Her T-cell count fell anyway in 1992. T cells allow the body to fight infections. Healthy individuals have around 800 to 1,300 in a microliter, or about a teaspoon of blood. A person with AIDS has T-cell numbers below 200.
With such low levels, doctors diagnosed her as having AIDS, and said she needed additional medication. Her doctor recommended she take ddI, another reverse transcriptase inhibitor; an antibiotic to prevent pneumonia; an antifungal, since she was having chronic yeast infections, and an antidepressant.
"You had to grind ddI up like Alka-Seltzer, and it just tasted awful," says Lewis-Thornton. She took the antidepressant because she says, "it was hard to cope."
By 1993, she had her first bout with pneumocystis pneumonia and had become extremely skinny — wasting syndrome is another symptom of AIDS. Her doctor stopped her AZT and ddI, gave her two new antivirals, an appetite stimulant and continued the antifungals, the antibiotic and the antidepressant.
But in 1996, she had to be hospitalized with pneumocystis pneumonia and she received yet a new antibiotic to fight yet another opportunistic infection called mycobacterium avium complex.
Protease Inhibitors: A Major Advance
The year 1998 was a turning point. Lewis-Thornton had suffered two more bouts with pneumonia needing hospitalization and was very thin. But a new class of drug, the so-called protease inhibitors, approved in 1996, made a big difference.
"I got better," says Lewis-Thornton. "I gained weight. My T-cell numbers increased. My viral lode became non-detectable. My energy was improved. I could go shopping and cook when before I only had enough strength to do either one."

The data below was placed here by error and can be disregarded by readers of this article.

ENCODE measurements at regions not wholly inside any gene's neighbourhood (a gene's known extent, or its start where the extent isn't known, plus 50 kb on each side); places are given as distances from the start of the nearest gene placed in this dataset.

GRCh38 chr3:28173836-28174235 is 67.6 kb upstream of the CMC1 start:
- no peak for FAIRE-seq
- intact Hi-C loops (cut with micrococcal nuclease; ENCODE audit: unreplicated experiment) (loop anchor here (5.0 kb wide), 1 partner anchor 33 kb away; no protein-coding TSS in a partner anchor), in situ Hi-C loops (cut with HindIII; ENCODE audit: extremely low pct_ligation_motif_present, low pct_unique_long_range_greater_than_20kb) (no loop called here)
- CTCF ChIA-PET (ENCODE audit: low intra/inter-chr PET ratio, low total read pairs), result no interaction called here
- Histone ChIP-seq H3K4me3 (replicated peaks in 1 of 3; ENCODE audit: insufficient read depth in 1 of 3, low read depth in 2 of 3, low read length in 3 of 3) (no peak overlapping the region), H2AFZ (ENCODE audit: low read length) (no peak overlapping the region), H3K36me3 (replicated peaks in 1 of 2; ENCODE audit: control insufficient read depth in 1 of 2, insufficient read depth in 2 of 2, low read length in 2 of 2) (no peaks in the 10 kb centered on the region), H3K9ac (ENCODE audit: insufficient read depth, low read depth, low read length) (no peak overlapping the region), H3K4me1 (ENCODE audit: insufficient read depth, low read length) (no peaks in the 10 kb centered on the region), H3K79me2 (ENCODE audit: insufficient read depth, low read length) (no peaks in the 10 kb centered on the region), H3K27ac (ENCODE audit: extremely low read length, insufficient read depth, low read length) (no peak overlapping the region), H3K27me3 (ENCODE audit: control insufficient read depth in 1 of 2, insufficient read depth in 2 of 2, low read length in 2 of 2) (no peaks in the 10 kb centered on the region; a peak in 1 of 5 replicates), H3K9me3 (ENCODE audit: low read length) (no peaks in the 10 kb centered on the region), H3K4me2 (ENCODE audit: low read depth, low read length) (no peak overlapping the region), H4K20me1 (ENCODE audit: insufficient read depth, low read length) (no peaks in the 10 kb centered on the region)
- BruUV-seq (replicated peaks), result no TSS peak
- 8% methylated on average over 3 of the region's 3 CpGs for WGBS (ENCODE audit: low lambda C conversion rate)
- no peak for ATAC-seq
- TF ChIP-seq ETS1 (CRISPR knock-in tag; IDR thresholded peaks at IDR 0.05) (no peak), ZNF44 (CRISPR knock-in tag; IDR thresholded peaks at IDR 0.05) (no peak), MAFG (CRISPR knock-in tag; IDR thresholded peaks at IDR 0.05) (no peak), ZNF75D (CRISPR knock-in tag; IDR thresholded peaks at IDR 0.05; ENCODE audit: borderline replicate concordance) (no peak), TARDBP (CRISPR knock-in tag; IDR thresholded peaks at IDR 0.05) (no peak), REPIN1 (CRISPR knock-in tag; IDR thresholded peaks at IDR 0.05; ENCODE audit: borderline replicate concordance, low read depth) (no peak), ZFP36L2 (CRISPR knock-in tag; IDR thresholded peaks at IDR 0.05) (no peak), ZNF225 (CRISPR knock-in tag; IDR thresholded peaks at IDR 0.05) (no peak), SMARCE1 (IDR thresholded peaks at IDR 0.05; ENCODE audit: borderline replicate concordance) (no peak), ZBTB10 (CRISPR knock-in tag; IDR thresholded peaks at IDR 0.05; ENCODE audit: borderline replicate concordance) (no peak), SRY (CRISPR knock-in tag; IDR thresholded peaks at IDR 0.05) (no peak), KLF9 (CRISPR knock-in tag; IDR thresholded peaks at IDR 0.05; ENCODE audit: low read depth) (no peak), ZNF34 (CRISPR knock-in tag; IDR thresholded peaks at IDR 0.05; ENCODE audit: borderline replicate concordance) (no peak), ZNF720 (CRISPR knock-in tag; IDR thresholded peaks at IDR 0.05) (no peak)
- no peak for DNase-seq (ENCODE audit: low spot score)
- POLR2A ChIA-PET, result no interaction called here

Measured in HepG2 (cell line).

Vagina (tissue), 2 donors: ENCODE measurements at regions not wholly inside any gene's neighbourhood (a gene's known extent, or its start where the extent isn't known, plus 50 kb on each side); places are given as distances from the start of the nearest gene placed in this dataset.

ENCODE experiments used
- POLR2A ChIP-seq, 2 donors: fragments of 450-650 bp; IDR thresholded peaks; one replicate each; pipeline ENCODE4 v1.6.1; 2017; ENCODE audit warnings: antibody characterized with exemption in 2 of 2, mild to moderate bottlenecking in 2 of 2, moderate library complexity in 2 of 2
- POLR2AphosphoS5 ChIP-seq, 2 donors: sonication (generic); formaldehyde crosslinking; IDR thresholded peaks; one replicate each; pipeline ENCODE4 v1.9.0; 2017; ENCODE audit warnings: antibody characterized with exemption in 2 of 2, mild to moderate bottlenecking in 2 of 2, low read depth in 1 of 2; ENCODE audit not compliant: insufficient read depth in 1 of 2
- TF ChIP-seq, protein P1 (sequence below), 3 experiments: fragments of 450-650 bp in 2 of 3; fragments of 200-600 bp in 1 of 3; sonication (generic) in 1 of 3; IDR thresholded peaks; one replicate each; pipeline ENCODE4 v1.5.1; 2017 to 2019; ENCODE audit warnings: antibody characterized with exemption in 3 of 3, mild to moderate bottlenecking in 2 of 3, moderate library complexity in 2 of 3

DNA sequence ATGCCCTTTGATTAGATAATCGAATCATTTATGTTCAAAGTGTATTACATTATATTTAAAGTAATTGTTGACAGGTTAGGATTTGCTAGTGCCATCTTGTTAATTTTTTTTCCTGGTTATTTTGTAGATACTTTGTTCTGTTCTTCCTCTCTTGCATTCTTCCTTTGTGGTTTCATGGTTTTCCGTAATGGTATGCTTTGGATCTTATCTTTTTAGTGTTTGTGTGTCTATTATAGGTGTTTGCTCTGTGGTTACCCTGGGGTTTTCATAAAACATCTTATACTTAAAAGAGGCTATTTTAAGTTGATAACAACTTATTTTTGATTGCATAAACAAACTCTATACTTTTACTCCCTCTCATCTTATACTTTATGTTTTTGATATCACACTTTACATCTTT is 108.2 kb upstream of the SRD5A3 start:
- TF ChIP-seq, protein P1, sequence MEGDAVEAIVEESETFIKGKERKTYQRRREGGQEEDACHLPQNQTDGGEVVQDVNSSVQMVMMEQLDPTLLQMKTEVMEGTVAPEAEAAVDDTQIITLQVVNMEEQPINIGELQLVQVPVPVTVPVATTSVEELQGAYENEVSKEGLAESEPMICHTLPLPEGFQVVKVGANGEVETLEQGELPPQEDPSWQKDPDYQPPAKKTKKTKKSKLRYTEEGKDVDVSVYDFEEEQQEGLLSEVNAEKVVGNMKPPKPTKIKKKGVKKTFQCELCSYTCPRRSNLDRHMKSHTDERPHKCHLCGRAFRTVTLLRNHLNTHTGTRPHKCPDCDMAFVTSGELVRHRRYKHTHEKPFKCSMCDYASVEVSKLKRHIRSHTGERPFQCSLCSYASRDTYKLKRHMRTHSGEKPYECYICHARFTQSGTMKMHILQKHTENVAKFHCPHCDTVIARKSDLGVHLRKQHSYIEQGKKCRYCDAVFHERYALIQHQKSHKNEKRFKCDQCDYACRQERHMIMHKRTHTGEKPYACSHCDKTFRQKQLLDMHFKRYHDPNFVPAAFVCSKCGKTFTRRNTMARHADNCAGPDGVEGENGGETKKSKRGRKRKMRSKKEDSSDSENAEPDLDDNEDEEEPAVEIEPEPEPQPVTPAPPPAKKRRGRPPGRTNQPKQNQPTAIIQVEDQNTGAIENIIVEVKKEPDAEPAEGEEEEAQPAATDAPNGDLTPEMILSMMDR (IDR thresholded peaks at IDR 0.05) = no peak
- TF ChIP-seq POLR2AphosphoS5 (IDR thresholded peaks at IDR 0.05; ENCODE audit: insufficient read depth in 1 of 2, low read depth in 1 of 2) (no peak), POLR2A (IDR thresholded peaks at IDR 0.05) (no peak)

She was able to stop taking half her drugs, keeping to three antivirals, including the protease inhibitor, and one antibiotic.
While Lewis-Thornton now lives with the side effects of the current drugs she takes, her experience highlights the problems with treatment regimens for AIDS patients.
Half the people who try the medications do not respond to them and the side effects, such increased cholesterol levels and diabetes, may be so severe that the risk of taking the drug outweighs their benefits.
Lewis-Thornton experienced the protease inhibitor side effect that causes the redistribution of fat on the body. She gained enough weight to become a size 6, but the drug increased her girth on the upper part of her body to a size 12.
Taking the drugs also is not trivial. Some people take a dozen pills at different times during the day. Forgetting a pill can be lethal. During the time of a missed dose, a mutant virus can grow within a person's body that no longer responds to the medication.
Some current formulations of AIDS medications include more than one drug, making it easier for patients to take.
New Drugs in Development
While the reverse transcriptase and protease inhibitors affect two different aspects of the life cycle of the virus, new drugs in development take aim at other weak spots.
Reverse transcriptase inhibitors, for example, prevent the virus from making DNA out of the viral RNA. Protease inhibitors block the enzyme in the virus from breaking apart long strands of viral proteins to make smaller active HIV proteins that comprise the viral particle.
A new type of drug tries to stop the virus from fusing with the protein on the surface of T-cells, one of the earliest steps in the infection process.